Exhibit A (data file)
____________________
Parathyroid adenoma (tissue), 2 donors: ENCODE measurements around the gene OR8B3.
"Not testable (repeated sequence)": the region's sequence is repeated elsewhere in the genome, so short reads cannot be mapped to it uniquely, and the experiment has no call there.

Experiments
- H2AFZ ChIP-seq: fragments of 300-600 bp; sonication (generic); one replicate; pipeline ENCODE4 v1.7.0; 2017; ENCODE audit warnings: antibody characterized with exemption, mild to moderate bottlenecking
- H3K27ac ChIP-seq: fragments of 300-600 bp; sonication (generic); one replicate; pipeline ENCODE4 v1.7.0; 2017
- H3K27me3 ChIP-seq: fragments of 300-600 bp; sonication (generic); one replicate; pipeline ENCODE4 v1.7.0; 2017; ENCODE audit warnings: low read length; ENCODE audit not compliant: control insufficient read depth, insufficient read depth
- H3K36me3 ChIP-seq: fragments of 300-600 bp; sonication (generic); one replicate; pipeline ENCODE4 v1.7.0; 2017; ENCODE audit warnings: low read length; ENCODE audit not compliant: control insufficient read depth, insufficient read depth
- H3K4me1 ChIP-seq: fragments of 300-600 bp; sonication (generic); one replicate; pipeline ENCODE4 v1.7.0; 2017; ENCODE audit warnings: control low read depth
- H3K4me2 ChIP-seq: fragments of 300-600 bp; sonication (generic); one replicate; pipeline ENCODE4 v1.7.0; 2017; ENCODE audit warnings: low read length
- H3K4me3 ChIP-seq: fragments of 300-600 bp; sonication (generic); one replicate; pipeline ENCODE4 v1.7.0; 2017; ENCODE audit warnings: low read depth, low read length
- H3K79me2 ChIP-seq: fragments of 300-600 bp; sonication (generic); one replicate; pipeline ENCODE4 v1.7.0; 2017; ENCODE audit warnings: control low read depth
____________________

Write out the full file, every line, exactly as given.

Parathyroid adenoma (tissue), 2 donors: ENCODE measurements around the gene OR8B3.
"Not testable (repeated sequence)": the region's sequence is repeated elsewhere in the genome, so short reads cannot be mapped to it uniquely, and the experiment has no call there.

Experiments
- H2AFZ ChIP-seq: fragments of 300-600 bp; sonication (generic); one replicate; pipeline ENCODE4 v1.7.0; 2017; ENCODE audit warnings: antibody characterized with exemption, mild to moderate bottlenecking
- H3K27ac ChIP-seq: fragments of 300-600 bp; sonication (generic); one replicate; pipeline ENCODE4 v1.7.0; 2017
- H3K27me3 ChIP-seq: fragments of 300-600 bp; sonication (generic); one replicate; pipeline ENCODE4 v1.7.0; 2017; ENCODE audit warnings: low read length; ENCODE audit not compliant: control insufficient read depth, insufficient read depth
- H3K36me3 ChIP-seq: fragments of 300-600 bp; sonication (generic); one replicate; pipeline ENCODE4 v1.7.0; 2017; ENCODE audit warnings: low read length; ENCODE audit not compliant: control insufficient read depth, insufficient read depth
- H3K4me1 ChIP-seq: fragments of 300-600 bp; sonication (generic); one replicate; pipeline ENCODE4 v1.7.0; 2017; ENCODE audit warnings: control low read depth
- H3K4me2 ChIP-seq: fragments of 300-600 bp; sonication (generic); one replicate; pipeline ENCODE4 v1.7.0; 2017; ENCODE audit warnings: low read length
- H3K4me3 ChIP-seq: fragments of 300-600 bp; sonication (generic); one replicate; pipeline ENCODE4 v1.7.0; 2017; ENCODE audit warnings: low read depth, low read length
- H3K79me2 ChIP-seq: fragments of 300-600 bp; sonication (generic); one replicate; pipeline ENCODE4 v1.7.0; 2017; ENCODE audit warnings: control low read depth